At a public state memorial held to recognise the devastating toll of the unprecedented bushfires that ripped through NSW, six pairs of boots were carried through a guard of honour and placed along the stage.
Each pair representing one of the six firefighters who lost their lives in the line of duty.
NSW Rural Fire Service commissioner Shane Fitzsimmons said each death serves as a tragic reminder of the horror summer.
"Each one of those is a story of grief, of profound loss, and great sadness, of lives cut short, and of families being changed forever," he told the large crowd.
"To the families and loved ones of those that have been lost, and who are here today, we know your hearts have been broken over recent months and we are truly blessed that you've made the effort to be here today," Mr Fitzsimmons said.
RFS Deputy Captain Geoffrey Keaton, 32, and Andrew O'Dwyer, 36, died on December 19 when a tree hit their tanker.
Volunteer firefighter and expectant father Samuel McPaul, 28, was killed when the truck he and his crew were travelling in flipped over on December 30.
Three United States firefighters also died tragically when their water-bombing aircraft crashed while fighting bushfires in the Snowy Mountains region of NSW.
Captain Ian McBeth, 44, first officer Paul Clyde Hudson, 42, and flight engineer Rick DeMorgan Jr, 43 lost their lives on January 24.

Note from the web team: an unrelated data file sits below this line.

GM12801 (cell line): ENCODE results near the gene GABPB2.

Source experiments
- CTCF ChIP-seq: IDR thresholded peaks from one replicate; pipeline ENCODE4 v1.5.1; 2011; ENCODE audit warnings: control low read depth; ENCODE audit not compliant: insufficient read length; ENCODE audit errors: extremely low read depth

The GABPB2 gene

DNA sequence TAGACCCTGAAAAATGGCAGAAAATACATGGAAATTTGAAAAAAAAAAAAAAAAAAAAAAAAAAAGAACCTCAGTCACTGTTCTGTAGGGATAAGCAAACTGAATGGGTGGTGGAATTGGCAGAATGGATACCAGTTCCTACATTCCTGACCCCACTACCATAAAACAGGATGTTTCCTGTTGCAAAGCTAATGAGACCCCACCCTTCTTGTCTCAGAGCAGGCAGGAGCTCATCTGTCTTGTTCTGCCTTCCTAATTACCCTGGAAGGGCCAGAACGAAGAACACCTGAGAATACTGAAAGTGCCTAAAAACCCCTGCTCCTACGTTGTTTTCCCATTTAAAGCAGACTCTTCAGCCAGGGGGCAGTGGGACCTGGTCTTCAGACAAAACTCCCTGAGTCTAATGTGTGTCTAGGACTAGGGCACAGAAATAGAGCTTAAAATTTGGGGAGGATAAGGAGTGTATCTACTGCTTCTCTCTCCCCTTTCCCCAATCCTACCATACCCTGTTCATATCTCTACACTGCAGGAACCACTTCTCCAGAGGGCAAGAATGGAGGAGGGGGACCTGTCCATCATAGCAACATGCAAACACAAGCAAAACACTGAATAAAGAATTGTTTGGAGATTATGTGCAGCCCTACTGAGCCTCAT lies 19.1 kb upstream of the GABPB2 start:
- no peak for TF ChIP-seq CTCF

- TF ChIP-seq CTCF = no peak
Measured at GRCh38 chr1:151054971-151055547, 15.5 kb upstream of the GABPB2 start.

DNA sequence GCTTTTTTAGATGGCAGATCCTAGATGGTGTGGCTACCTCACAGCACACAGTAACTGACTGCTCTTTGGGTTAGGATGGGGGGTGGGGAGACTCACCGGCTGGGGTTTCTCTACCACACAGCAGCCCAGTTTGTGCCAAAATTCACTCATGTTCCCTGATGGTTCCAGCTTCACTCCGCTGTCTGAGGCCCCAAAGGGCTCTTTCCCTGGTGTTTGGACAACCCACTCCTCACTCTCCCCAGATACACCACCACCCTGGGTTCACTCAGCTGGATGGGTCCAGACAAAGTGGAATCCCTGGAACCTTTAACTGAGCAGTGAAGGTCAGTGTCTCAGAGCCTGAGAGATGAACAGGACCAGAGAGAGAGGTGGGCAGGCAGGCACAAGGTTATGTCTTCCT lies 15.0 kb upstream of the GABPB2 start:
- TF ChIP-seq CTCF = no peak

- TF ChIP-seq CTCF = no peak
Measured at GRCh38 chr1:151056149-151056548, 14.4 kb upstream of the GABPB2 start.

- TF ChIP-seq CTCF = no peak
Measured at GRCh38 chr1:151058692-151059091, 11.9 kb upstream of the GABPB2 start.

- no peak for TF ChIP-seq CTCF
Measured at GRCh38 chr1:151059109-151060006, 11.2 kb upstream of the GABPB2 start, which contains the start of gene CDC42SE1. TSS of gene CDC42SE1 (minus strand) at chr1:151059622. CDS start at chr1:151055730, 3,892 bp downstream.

"They were selfless individuals, paying the ultimate price while simply serving and protecting others in their local community and communities much further afield," Mr Fitzsimmons said.
As the wives and families of the deceased firefighters entered the memorial through the same guard of honour, incredible pictures captures the moment toddlers Harvey Keaton and Charlotte O'Dwyer, who both lost their fathers, shared a teddy bear.
After, Melissa O’Dwyer was seen kissing a photo of her late husband as she shared a moment with their young daughter.
Mr Demorgan's wife Rebekah, who travelled to the service from the United States with her two children, said the support and love she had received was "phenomenal".
Family members of victims placed flowers and were invited to light 25 candles, each representing a firefighter or resident killed in the 2019/2020 horror season.
Beginning to heal
The scars remain but traumatised communities are starting to heal.
Firefighting crews from across the state were among the hundreds of people who travelled to Sydney's Qudos Bank Arena for the memorial.
Australian artist Delta Goodrem performed an emotional rendition of ‘Let It Rain’ to the crowd.
Prime Minister Scott Morrison spoke of a black summer underscored by unrelenting grief.
"In every case, our firefighters confronted the fire by relying on the love that was behind them," he said.
"We've lost firefighters, aviators, farmers, and civilians alike this summer. All carried within them, even until the end, the DNA of our universal language - I love you."
NSW Premier Gladys Berejiklian said the work of those battling the bushfires was awe-inspiring.
"As our state faced massive threat to life and property, brave people went out to face the danger head on and they did not flinch," she said.
"Fatigued, traumatised and overwhelmed, they kept coming back, day after day, week after week, and month after month."
Dunmore RFS brigade deputy captain Ian Cox travelled to the memorial from Illawarra as a sign of solidarity with other crews.
"We are here out of respect for those that lost their lives," he said.
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